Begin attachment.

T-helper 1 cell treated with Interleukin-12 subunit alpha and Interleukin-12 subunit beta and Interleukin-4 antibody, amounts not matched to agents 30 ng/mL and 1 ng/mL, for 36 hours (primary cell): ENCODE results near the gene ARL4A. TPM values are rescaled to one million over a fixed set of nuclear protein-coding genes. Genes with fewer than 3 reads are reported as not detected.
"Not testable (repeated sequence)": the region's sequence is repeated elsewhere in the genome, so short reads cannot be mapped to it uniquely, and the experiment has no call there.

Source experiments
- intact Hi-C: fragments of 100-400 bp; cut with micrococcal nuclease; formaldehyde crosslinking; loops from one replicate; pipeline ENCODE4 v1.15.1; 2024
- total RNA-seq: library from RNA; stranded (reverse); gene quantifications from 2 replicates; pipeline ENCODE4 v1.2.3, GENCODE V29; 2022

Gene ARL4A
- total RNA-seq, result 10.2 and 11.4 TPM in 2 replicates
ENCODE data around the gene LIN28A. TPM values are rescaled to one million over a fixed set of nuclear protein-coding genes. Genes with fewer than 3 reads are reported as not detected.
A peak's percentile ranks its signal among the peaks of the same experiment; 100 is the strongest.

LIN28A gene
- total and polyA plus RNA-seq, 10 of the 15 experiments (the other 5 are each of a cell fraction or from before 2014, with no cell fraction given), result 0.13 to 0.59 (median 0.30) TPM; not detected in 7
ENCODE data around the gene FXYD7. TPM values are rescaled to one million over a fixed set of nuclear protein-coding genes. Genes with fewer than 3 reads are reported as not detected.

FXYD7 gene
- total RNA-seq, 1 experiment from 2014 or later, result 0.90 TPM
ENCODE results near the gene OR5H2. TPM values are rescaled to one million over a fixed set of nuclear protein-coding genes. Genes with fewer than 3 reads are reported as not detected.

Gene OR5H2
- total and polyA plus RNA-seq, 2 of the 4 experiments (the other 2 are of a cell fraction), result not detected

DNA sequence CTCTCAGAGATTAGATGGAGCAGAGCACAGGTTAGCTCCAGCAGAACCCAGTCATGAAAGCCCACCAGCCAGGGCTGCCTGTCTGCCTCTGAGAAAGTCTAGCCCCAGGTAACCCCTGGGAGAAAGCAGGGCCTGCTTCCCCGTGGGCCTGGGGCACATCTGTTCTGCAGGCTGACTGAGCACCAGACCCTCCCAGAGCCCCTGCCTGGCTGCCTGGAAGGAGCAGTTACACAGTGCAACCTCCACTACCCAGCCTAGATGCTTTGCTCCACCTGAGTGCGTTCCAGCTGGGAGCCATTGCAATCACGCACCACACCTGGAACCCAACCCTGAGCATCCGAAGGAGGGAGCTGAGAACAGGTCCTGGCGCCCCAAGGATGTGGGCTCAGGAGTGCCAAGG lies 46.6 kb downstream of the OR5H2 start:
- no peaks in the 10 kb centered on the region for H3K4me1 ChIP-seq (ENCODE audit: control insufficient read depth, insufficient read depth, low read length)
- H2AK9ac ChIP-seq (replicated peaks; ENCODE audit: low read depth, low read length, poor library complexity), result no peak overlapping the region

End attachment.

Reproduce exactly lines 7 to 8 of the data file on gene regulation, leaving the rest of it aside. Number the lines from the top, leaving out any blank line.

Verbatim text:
- total RNA-seq, result 10.2 and 11.4 TPM in 2 replicates
ENCODE data around the gene LIN28A. TPM values are rescaled to one million over a fixed set of nuclear protein-coding genes. Genes with fewer than 3 reads are reported as not detected.